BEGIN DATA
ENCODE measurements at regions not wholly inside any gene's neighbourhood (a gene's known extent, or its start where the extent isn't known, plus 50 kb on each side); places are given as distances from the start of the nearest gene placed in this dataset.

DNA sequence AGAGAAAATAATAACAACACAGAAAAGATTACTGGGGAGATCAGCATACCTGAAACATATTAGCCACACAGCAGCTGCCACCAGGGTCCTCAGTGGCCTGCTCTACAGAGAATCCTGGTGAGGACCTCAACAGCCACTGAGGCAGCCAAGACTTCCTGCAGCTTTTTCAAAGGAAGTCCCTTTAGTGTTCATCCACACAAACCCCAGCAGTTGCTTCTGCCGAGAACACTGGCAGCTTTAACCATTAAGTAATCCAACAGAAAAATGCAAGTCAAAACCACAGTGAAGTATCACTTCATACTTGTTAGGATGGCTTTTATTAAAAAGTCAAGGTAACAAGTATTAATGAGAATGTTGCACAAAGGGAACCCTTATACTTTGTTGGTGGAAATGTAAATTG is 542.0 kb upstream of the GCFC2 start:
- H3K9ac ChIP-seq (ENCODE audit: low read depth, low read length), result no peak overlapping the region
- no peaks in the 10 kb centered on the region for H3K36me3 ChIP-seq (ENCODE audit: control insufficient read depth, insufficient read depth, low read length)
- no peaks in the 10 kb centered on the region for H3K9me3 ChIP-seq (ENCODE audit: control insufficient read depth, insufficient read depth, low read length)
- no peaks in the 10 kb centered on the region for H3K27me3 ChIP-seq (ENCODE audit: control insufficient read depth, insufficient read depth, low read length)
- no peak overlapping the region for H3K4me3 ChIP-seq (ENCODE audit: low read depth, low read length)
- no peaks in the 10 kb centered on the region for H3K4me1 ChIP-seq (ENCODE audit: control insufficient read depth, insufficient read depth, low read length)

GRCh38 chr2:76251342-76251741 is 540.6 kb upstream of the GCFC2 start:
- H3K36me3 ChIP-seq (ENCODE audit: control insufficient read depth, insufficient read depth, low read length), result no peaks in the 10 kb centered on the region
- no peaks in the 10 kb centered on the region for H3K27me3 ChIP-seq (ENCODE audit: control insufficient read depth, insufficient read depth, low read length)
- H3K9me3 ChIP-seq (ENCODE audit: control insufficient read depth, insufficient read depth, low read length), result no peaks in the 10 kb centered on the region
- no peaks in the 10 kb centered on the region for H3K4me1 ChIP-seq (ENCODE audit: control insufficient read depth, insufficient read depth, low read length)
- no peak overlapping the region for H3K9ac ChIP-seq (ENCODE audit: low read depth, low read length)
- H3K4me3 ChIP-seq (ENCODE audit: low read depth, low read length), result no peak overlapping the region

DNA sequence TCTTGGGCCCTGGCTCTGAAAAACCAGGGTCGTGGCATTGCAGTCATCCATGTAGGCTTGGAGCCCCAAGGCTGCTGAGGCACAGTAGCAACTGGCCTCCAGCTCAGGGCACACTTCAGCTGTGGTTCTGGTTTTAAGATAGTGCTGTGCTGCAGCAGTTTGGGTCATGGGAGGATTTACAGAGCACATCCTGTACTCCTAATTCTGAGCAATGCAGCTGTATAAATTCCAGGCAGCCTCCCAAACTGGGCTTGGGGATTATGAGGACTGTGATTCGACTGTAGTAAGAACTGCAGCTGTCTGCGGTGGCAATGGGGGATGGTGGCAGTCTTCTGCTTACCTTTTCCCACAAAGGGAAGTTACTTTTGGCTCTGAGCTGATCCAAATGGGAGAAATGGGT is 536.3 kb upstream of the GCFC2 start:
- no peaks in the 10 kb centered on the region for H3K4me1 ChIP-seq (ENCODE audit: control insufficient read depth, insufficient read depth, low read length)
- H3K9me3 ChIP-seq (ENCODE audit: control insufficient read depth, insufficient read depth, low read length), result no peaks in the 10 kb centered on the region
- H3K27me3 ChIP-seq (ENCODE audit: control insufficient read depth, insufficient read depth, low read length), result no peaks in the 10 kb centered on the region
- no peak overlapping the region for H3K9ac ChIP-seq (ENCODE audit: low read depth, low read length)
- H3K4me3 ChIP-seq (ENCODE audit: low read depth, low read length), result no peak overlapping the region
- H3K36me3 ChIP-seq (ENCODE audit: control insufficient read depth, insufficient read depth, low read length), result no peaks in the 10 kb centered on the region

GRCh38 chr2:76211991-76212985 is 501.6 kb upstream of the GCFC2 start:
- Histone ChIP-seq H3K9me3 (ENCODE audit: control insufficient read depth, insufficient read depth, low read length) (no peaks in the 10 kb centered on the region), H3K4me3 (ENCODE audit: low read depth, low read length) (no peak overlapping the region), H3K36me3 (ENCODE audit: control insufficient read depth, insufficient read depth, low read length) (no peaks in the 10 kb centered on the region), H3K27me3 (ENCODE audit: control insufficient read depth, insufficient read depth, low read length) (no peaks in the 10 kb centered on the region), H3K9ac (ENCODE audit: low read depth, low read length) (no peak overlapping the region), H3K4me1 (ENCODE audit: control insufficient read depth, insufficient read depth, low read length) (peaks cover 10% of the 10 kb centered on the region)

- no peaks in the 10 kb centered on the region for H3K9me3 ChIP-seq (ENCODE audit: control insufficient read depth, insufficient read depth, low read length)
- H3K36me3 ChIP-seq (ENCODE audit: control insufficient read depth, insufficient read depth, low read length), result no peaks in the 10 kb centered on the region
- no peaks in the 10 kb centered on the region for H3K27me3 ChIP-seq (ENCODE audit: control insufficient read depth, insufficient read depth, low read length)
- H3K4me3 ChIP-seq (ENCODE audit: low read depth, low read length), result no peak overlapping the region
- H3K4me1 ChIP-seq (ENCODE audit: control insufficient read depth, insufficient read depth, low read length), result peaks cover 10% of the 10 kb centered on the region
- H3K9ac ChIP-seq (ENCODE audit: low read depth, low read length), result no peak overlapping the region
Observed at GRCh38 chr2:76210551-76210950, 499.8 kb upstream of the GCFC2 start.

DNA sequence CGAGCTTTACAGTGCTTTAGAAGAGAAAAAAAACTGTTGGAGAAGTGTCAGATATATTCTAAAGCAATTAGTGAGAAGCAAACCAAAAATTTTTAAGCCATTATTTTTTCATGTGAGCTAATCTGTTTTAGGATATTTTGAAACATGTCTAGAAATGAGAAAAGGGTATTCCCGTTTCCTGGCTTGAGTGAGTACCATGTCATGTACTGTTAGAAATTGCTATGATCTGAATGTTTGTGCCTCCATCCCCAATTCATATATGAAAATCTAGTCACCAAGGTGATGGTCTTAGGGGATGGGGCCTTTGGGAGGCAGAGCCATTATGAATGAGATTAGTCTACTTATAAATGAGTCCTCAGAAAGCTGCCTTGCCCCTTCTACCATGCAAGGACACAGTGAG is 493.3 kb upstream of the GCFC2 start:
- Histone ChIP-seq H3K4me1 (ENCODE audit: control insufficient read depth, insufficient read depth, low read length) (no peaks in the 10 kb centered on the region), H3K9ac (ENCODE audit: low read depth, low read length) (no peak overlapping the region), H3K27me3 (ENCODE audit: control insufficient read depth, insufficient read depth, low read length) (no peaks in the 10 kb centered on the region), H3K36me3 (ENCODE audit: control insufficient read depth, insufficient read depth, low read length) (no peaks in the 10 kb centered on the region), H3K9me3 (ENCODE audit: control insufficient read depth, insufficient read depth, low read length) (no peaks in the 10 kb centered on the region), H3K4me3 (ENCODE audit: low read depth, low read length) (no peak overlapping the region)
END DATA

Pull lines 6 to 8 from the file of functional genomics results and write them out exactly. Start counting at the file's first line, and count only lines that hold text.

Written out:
- no peaks in the 10 kb centered on the region for H3K27me3 ChIP-seq (ENCODE audit: control insufficient read depth, insufficient read depth, low read length)
- no peak overlapping the region for H3K4me3 ChIP-seq (ENCODE audit: low read depth, low read length)
- no peaks in the 10 kb centered on the region for H3K4me1 ChIP-seq (ENCODE audit: control insufficient read depth, insufficient read depth, low read length)